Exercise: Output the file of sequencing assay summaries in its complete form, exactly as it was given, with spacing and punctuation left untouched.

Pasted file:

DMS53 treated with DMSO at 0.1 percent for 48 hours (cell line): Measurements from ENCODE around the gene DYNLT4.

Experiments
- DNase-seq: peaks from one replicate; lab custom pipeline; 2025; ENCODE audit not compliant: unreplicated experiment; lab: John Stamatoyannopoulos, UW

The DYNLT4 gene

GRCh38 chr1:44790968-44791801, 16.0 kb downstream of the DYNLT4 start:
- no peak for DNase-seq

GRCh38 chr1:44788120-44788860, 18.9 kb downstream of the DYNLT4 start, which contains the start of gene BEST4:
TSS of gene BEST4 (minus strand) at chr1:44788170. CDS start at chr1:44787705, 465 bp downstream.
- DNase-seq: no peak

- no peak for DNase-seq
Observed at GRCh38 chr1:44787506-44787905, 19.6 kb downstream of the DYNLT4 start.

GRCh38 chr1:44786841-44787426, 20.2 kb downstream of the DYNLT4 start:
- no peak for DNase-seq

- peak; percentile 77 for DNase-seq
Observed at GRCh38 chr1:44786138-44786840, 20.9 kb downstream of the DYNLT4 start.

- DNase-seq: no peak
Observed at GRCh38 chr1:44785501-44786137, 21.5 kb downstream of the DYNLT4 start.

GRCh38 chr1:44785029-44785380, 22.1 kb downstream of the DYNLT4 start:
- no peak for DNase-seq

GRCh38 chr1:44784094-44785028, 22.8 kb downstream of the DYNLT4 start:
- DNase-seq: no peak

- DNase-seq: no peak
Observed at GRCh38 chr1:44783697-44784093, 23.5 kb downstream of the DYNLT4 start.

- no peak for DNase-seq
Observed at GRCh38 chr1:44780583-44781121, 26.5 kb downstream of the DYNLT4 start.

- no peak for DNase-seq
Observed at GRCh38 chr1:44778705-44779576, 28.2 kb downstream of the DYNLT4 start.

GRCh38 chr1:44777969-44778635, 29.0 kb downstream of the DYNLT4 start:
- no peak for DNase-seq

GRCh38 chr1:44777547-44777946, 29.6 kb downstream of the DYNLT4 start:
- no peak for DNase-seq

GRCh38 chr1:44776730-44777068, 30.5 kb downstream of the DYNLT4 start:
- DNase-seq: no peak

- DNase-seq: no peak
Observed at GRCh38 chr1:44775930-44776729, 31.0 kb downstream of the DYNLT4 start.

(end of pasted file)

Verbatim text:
DMS53 treated with DMSO at 0.1 percent for 48 hours (cell line): Measurements from ENCODE around the gene DYNLT4.

Experiments
- DNase-seq: peaks from one replicate; lab custom pipeline; 2025; ENCODE audit not compliant: unreplicated experiment; lab: John Stamatoyannopoulos, UW

The DYNLT4 gene

GRCh38 chr1:44790968-44791801, 16.0 kb downstream of the DYNLT4 start:
- no peak for DNase-seq

GRCh38 chr1:44788120-44788860, 18.9 kb downstream of the DYNLT4 start, which contains the start of gene BEST4:
TSS of gene BEST4 (minus strand) at chr1:44788170. CDS start at chr1:44787705, 465 bp downstream.
- DNase-seq: no peak

- no peak for DNase-seq
Observed at GRCh38 chr1:44787506-44787905, 19.6 kb downstream of the DYNLT4 start.

GRCh38 chr1:44786841-44787426, 20.2 kb downstream of the DYNLT4 start:
- no peak for DNase-seq

- peak; percentile 77 for DNase-seq
Observed at GRCh38 chr1:44786138-44786840, 20.9 kb downstream of the DYNLT4 start.

- DNase-seq: no peak
Observed at GRCh38 chr1:44785501-44786137, 21.5 kb downstream of the DYNLT4 start.

GRCh38 chr1:44785029-44785380, 22.1 kb downstream of the DYNLT4 start:
- no peak for DNase-seq

GRCh38 chr1:44784094-44785028, 22.8 kb downstream of the DYNLT4 start:
- DNase-seq: no peak

- DNase-seq: no peak
Observed at GRCh38 chr1:44783697-44784093, 23.5 kb downstream of the DYNLT4 start.

- no peak for DNase-seq
Observed at GRCh38 chr1:44780583-44781121, 26.5 kb downstream of the DYNLT4 start.

- no peak for DNase-seq
Observed at GRCh38 chr1:44778705-44779576, 28.2 kb downstream of the DYNLT4 start.

GRCh38 chr1:44777969-44778635, 29.0 kb downstream of the DYNLT4 start:
- no peak for DNase-seq

GRCh38 chr1:44777547-44777946, 29.6 kb downstream of the DYNLT4 start:
- no peak for DNase-seq

GRCh38 chr1:44776730-44777068, 30.5 kb downstream of the DYNLT4 start:
- DNase-seq: no peak

- DNase-seq: no peak
Observed at GRCh38 chr1:44775930-44776729, 31.0 kb downstream of the DYNLT4 start.